I get lots of questions on pet dentistry. That’s why I’ve devised a brief Q&A session based on these common queries. So without any further ado...

Q. Why should my pet get her teeth cleaned?

Periodontal disease has been demonstrated to lead to difficult-to-identify pain, tooth loss (more pain), tooth root abscesses (even more pain), heart valve infections, kidney and liver disease and is correlated with a shorter lifespan in both pets and humans. ‘Nuff said. 

Q. Is anesthesia really necessary?

Oh, yeah. Anesthesia-free dentistry may be all the rage where you live, but you should know it has serious drawbacks. Check out the link, above, for more info.

Q. How often should my pet’s teeth be professionally cleaned? 

Once a year is the standard recommendation for high-quality veterinary care, but some pets can get away with less if they are given plenty of chew toys and their teeth are brushed regularly (at least a couple of times a week). Be aware that some pets, especially small breeds are more predisposed to dental disease and may require even more frequent cleanings. Prevention is everything when it comes to teeth. 

Q. Is it different for dogs and cats?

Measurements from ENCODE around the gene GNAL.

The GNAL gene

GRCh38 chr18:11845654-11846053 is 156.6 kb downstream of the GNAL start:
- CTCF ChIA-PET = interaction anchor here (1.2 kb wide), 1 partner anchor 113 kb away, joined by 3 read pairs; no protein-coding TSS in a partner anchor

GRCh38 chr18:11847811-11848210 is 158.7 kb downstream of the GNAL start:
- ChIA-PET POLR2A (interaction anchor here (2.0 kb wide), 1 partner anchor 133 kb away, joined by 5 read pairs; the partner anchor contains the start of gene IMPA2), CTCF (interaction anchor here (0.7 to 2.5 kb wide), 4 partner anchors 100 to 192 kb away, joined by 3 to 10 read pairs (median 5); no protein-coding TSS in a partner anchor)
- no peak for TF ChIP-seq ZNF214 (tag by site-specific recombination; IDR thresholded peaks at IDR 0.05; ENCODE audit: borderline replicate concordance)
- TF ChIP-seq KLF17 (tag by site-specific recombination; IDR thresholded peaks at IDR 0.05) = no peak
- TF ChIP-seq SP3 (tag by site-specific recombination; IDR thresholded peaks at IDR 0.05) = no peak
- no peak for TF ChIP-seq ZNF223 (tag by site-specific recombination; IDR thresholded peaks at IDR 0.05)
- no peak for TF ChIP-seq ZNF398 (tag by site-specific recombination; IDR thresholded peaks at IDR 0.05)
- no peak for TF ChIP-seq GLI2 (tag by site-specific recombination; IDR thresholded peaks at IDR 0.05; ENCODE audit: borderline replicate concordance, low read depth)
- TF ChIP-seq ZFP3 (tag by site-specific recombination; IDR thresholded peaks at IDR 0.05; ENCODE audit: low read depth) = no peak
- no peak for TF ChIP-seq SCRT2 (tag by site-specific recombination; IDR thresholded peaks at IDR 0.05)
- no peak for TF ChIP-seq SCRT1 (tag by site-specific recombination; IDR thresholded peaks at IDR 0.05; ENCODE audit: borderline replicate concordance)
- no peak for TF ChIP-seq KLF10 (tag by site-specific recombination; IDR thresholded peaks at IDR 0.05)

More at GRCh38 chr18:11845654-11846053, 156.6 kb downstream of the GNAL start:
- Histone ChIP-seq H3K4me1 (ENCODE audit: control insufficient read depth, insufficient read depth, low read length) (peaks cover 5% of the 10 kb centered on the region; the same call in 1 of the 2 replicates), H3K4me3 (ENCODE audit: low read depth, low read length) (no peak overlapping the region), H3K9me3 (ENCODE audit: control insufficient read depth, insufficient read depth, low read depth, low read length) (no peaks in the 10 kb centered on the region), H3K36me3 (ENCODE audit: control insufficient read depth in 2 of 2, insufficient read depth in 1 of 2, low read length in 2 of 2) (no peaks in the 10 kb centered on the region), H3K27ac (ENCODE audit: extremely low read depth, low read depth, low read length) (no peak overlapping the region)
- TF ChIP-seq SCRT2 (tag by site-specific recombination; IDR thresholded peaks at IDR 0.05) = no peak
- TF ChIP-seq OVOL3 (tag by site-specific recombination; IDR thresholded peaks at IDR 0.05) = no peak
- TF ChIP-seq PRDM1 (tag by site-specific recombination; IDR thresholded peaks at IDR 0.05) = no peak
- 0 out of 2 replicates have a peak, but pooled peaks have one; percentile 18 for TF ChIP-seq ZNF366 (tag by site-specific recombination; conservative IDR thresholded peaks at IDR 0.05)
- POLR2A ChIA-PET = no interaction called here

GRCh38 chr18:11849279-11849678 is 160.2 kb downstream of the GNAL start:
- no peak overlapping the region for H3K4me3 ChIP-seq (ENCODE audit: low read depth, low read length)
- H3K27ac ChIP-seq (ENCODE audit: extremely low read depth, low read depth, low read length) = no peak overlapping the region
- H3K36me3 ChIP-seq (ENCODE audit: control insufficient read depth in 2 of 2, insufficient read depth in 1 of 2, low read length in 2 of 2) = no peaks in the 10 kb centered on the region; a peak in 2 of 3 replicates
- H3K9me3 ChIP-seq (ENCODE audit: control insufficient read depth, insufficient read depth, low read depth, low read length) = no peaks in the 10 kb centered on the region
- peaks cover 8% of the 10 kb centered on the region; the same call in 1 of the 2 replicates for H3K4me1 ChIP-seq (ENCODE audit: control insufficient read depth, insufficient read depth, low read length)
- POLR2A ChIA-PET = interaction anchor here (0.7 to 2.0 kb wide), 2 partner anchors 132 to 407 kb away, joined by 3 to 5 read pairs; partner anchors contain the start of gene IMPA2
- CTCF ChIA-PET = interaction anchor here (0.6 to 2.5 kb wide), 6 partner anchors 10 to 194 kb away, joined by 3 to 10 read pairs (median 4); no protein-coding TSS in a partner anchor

Not so much, though small and toy breed dogs, as a group, are treated especially carefully when it comes to dental disease. Their predisposition to periodontal disease is legendary. Cats with certain diseases, like FIV, can also suffer greater periodontal challenges. 

Q. What happens if I don’t have my pet’s teeth cleaned?

Refer to the PAIN and other consequences discussed in question #1. 

Q. But isn't it expensive?

Brushing is a whole lot cheaper, I'll agree. But lots of short procedures are so much more cost-effective than one big one should your pet's entire mouth succumb in one fell swoop. Here's a blog post on what it costs.

Q. What if my pet’s too old for anesthesia?

Your pet’s not too old. but he or she may be too sick for the anesthesia that comes with dentistry––a totally different matter altogether. As long as your veterinarian has taken cautionary steps to ensure your pet is in good shape and receives appropriate anesthetic concessions for his age and/or conditions––it’s quite safe...really. 

 

Oh, and don't forget to email me (p.khuly@petmd.com) the topics you’d most like to hear about––medical, money, ethical or otherwise––and prepare yourself for my opinionated answers.

Dr. Patty Khuly